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Subject: RE: Obit: Author Ursula Kroeber LeGuin (1929-2018)
From: Joe Offer
Date: 24 Jan 18 - 02:51 AM

There's a nice piece on her on All Things Considered on National Public Radio:


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Subject: RE: Obit: Author Ursula Kroeber LeGuin (1929-2018)
From: Nigel Parsons
Date: 24 Jan 18 - 04:36 AM

Probably best remembered for the "Earthsea" books, and the book of short stories "The Wind's Twelve Quarters"

LeGuin also appeared as a character in the finale of Jack McDevitt's "Ancient Shores". One of a group of characters "parachuted in" to represent the earth's interests.

Another good write gone :(

R.I.P.


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Subject: Obit: Ursula K LeGuin 1921 - 2017
From: SPB-Cooperator
Date: 24 Jan 18 - 06:09 AM

Ursula K LeGuin, science fiction and fantasy writer has died at the age of 88. Mainly known for the Earthsea Series, she was also an award winning author in a male dominated genre, particularly for her novel Left Hand of Darkness.

Her novels and short stories challenged social attitudes and explored alternative anthropological societies.

One of her noted works was The Dispossessed which described where an entire population effectively lived in an anarchistic society.


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Subject: RE: Obit: Ursula K LeGuin 1921 - 2017
From: Jack Campin
Date: 24 Jan 18 - 07:05 AM

I found "The Dispossessed" a bit preachy - same for a lot of her stories. The message drove the story far too much. If you want anarchist fiction, read B. Traven instead.

"The Left Hand of Darkness" was the book that most impressed me - very personal (it was written as a kind of tribute to her lesbian daughter) in an intense and completely unexpected way.


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Subject: RE: Obit: Author Ursula Kroeber LeGuin (1929-2018)
From: nickp
Date: 24 Jan 18 - 08:58 AM

"I do not care what comes after; I have seen the dragons on the wind of morning."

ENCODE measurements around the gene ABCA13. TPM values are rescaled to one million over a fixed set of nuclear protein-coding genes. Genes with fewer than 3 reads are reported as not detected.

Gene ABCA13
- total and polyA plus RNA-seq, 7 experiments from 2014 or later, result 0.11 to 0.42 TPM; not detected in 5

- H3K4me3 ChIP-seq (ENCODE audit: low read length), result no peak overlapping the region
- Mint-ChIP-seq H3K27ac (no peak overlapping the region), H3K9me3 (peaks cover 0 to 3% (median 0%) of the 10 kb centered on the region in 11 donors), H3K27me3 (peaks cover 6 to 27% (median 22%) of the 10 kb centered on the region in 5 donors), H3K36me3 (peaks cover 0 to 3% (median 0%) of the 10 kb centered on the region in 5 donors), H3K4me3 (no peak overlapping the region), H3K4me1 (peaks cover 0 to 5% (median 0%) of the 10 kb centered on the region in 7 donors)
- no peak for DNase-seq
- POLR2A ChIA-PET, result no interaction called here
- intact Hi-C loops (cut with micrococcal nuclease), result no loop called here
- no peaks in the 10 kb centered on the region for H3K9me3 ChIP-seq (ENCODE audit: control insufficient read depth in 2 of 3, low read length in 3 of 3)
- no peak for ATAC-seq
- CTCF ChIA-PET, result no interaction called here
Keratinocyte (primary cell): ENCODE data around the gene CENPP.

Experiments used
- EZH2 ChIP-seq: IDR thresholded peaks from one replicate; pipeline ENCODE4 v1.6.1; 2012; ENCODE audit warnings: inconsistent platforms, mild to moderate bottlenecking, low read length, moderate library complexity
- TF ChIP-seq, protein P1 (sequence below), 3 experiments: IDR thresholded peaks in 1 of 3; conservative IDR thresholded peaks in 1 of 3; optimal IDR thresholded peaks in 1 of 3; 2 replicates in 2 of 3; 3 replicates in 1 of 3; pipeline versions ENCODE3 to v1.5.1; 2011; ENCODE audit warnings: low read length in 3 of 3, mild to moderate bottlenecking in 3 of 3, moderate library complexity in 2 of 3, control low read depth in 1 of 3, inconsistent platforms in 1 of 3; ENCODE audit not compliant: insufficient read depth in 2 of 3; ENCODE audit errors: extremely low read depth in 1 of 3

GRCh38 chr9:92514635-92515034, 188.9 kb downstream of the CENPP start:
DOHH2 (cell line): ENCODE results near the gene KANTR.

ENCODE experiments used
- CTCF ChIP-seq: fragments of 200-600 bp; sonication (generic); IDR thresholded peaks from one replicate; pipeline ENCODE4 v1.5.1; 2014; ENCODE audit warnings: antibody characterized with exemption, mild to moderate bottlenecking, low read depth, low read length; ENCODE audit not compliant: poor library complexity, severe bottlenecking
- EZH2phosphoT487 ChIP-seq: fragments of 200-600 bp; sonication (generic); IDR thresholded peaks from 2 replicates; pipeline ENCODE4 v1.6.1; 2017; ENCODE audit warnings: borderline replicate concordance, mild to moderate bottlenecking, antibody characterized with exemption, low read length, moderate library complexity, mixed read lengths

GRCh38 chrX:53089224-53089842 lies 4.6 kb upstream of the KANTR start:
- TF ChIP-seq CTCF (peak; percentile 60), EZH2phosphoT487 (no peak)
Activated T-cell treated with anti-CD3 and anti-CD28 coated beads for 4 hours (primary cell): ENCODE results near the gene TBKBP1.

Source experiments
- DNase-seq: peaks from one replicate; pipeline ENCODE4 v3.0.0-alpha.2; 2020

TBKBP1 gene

Earthsea - The Farthest Shore


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Subject: RE: Obit: Author Ursula Kroeber LeGuin (1929-2018)
From: Vashta Nerada
Date: 24 Jan 18 - 09:03 AM

That NPR story just played here - and I was glad to hear how it tied in the family background (anthropology and literature) into her work. Many authors picked up her world views and moved them forward in their own works.


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Subject: RE: Obit: Author Ursula Kroeber LeGuin (1929-2018)
From: Bonnie Shaljean
Date: 25 Jan 18 - 01:24 PM

One of my all-time favourite books on writing & reading is a collection of her pieces, titled The Language of the Night - Essays on Fantasy and Science Fiction, which is now ridiculously hard to get ahold of. I read it years ago, and one passage has always stuck in my mind. I copied it out at the time, on a slip of paper which has long since disappeared into some alternative universe. But I pored over it so often that I can pretty accurately quote at least one bit of it. I'm typing from memory so this is partly paraphrase, but:

[U.K.leG]
When people find out I'm a writer, they always want to know the same thing. How did I do it? How do you become a writer, they say to me. So I tell them. How to become a writer:

You write.

Honestly, why do people ask this? I give them the one answer I have, and it's never what they want to hear. Rules, they say. There must be some rules. What are the Rules to becoming a writer? But the only rules I know of are those for grammar, spelling, and punctuation. So the discussion never gets off the ground, and we all stand around on the ruins of the launch pad, arguing.

- - -

Brilliant stuff. Rest in peace, Ursula. Say hi to everybody for us.


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Subject: RE: Obit: Author Ursula Kroeber LeGuin (1929-2018)
From: Helen
Date: 25 Jan 18 - 01:44 PM

Keberoxu, that's sad news.

Back in the late '70's I was doing an Honours year in English Literature, and one of the electives was Fantasy & SciFi. I wrote my dissertation on Ursula Le Guin.

I have read all of her novels including the Earthsea Trilogy, and still have them all on my bookshelf. I also read as much as I could of Andre Norton, Anne McCaffrey, Marion Zimmer Bradley, C.J. Cherryh, Louise Cooper, etc. I was reading the male authors too, but I liked the different world view presented by the women.

Ave atque vale, Ms Le Guin.


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Subject: RE: Obit: Author Ursula Kroeber LeGuin (1929-2018)
From: keberoxu
Date: 25 Jan 18 - 07:30 PM

Thanks for reminding me of C. J. Cherryh, still alive and publishing.

One of my favorite passages near the conclusion of The Other Wind, the final EarthSea volume:

" '...But it is not right to want to die . . . For the very old, the very ill, it may be. But life is given us. Surely it's not wrong to hold and treasure that great gift!'

'Death is also given us,' said the king.

(page 243)